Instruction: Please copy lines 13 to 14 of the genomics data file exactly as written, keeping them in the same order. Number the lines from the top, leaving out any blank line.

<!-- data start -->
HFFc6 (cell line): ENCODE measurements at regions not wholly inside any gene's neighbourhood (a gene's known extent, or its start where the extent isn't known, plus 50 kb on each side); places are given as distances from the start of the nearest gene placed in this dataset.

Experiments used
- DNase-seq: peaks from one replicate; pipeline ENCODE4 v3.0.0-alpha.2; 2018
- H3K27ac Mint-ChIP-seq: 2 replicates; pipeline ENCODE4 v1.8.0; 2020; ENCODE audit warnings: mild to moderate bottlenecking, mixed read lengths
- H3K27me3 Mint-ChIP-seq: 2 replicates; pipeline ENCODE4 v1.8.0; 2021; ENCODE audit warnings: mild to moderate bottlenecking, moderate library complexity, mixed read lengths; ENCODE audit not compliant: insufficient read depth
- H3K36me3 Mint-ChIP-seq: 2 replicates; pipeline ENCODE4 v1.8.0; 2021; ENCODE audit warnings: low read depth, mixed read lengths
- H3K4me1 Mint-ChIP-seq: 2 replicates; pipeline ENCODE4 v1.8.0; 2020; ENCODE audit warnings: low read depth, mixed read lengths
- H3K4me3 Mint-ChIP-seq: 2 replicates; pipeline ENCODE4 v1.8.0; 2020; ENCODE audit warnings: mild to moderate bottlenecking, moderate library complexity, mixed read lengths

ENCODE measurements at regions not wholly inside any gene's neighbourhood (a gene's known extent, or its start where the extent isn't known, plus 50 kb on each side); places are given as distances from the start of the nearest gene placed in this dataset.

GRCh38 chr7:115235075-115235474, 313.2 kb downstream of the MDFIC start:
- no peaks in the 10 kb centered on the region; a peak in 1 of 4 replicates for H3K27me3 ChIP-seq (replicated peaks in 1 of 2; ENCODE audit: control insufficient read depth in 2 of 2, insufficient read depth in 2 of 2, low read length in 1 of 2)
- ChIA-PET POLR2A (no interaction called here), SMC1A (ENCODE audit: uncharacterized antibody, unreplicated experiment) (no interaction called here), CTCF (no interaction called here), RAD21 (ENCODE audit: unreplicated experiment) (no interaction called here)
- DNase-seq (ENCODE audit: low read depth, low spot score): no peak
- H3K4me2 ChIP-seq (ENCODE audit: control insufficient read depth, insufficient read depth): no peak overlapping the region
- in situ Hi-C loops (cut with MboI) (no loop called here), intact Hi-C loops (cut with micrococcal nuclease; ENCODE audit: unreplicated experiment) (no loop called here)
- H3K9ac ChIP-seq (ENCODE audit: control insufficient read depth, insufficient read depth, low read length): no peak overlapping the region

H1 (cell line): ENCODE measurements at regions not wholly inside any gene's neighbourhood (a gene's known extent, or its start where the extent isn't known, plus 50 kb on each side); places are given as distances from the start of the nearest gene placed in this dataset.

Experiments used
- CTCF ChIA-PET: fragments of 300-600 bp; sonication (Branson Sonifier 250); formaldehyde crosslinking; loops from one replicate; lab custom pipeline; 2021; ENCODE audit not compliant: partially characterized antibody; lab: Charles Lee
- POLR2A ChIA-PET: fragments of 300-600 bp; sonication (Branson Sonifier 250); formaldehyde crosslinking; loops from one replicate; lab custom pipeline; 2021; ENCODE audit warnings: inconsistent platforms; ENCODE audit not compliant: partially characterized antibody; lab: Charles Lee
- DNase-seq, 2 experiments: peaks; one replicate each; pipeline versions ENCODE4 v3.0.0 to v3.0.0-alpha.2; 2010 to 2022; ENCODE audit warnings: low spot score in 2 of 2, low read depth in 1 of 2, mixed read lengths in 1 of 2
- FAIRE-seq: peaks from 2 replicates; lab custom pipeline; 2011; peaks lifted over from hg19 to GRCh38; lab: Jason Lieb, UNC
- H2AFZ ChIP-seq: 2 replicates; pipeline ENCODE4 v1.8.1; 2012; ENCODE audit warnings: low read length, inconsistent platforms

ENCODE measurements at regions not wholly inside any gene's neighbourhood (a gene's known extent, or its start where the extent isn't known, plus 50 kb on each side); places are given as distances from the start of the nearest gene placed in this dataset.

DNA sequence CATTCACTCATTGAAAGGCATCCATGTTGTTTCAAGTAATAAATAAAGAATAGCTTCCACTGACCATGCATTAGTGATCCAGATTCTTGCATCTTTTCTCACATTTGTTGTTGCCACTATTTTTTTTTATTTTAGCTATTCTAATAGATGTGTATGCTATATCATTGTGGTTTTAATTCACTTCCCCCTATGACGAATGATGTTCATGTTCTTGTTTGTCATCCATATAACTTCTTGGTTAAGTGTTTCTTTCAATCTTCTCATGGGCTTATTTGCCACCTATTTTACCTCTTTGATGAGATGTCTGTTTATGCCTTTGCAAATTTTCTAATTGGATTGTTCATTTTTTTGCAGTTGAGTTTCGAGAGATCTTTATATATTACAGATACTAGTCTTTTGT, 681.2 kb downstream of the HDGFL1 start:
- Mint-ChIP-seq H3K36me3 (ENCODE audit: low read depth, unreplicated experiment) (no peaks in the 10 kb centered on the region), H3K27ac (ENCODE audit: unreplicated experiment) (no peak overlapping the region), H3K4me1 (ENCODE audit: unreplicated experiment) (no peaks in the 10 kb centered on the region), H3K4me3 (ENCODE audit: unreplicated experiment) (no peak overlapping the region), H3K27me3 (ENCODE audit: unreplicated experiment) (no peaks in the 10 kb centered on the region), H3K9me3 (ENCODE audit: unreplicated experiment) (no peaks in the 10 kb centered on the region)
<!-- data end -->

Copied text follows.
- DNase-seq (ENCODE audit: low read depth, low spot score): no peak
- H3K4me2 ChIP-seq (ENCODE audit: control insufficient read depth, insufficient read depth): no peak overlapping the region